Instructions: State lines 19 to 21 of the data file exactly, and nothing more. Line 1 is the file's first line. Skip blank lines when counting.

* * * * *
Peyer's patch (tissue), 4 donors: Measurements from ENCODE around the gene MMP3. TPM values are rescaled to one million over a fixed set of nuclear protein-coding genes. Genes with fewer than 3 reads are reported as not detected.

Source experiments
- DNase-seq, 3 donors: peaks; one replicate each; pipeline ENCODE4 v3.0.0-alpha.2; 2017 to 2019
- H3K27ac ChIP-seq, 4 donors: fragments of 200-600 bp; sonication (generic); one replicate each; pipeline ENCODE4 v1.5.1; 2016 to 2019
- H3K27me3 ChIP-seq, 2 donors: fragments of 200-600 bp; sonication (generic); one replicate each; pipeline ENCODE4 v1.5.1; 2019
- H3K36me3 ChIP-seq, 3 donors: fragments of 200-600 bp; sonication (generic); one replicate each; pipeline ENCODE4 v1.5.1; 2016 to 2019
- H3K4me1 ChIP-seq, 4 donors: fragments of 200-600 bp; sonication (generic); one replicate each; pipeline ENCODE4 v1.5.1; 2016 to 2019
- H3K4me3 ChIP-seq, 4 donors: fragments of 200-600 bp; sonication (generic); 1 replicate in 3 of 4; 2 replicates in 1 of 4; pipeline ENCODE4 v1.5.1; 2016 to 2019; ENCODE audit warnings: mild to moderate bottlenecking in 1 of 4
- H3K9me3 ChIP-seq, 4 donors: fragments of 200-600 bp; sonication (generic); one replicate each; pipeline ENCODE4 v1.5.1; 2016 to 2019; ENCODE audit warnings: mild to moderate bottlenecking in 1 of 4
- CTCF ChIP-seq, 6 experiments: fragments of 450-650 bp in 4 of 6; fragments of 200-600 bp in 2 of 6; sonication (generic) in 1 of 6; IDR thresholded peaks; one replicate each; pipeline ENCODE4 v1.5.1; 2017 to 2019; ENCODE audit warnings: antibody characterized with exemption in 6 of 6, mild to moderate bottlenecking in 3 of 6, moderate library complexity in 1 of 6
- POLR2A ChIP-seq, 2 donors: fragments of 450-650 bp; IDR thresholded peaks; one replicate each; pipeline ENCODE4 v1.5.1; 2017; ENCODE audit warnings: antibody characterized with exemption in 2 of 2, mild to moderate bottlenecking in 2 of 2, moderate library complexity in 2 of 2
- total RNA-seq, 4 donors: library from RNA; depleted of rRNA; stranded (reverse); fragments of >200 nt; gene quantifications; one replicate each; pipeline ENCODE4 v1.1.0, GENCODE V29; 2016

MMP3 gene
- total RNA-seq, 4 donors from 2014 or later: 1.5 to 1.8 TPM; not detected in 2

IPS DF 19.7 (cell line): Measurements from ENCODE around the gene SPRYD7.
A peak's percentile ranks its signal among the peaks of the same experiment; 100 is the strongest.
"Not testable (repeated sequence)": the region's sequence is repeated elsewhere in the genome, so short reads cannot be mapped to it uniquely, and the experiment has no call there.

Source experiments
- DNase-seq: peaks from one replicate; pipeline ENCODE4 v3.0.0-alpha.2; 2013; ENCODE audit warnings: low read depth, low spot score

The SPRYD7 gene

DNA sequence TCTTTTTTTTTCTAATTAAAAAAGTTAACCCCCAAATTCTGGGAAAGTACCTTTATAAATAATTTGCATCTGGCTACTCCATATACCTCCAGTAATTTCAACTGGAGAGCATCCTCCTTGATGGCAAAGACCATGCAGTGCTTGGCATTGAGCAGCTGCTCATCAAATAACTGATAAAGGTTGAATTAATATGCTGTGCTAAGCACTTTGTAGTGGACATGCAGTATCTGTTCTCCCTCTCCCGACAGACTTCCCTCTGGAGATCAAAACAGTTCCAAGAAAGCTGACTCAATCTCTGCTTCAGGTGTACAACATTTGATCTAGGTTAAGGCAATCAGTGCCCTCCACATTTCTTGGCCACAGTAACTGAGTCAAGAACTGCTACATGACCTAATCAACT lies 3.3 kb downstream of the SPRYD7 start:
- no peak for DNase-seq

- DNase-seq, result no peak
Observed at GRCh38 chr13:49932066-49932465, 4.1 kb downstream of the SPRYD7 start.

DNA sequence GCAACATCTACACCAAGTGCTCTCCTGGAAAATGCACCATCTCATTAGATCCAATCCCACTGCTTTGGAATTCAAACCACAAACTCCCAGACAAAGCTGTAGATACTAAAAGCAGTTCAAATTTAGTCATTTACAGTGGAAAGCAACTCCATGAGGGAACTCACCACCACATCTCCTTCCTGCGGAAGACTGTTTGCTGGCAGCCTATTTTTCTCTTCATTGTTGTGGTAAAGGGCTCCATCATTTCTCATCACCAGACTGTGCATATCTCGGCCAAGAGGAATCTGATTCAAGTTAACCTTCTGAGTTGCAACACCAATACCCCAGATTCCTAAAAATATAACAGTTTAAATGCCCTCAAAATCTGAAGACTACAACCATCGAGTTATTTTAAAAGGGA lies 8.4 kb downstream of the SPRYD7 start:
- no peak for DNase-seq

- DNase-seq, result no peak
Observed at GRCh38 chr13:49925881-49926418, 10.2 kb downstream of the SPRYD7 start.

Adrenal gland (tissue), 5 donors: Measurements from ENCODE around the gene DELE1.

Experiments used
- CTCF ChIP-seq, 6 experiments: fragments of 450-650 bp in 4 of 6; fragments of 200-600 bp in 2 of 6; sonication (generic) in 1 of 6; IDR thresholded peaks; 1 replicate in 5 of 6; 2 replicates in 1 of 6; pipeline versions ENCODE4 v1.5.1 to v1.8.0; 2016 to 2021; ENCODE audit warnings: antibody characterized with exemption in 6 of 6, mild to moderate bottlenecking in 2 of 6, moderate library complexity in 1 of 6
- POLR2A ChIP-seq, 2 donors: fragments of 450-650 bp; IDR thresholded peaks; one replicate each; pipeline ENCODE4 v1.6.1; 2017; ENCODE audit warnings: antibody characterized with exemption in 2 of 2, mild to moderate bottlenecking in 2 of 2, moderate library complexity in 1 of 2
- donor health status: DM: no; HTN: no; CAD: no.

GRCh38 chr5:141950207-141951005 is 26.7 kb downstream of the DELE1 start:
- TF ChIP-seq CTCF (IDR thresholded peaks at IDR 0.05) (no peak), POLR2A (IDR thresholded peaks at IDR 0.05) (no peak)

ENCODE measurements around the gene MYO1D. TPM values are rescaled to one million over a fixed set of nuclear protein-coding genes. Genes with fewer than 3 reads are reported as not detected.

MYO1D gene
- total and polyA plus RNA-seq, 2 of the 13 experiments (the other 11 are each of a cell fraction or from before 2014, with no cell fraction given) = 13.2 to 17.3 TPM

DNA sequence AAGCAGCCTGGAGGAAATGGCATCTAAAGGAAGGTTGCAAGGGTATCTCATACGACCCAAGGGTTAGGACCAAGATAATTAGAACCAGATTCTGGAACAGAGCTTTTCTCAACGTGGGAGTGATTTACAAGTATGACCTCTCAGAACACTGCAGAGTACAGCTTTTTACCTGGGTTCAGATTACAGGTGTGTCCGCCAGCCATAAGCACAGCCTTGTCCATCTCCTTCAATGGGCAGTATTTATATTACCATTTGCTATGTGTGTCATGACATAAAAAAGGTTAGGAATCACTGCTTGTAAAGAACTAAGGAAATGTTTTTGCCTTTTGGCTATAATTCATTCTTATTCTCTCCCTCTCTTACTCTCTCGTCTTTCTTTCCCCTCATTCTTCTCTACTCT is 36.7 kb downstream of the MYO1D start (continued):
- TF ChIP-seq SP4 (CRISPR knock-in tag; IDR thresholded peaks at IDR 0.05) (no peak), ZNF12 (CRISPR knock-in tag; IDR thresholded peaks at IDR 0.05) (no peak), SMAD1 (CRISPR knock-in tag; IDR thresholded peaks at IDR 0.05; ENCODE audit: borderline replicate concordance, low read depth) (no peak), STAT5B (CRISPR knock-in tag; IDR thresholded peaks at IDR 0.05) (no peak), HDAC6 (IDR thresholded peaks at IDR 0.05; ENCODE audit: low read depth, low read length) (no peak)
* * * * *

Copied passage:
- DNase-seq: peaks from one replicate; pipeline ENCODE4 v3.0.0-alpha.2; 2013; ENCODE audit warnings: low read depth, low spot score

The SPRYD7 gene

DNA sequence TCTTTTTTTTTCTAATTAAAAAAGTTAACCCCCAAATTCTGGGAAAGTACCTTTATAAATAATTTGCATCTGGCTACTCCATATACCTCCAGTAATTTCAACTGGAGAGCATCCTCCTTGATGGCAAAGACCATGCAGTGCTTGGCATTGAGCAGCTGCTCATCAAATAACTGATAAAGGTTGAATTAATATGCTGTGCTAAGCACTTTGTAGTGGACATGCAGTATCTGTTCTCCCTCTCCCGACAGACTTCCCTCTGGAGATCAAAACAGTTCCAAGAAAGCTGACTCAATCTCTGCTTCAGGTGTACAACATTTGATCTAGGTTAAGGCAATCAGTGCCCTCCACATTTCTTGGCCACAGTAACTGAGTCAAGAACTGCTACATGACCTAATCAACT lies 3.3 kb downstream of the SPRYD7 start: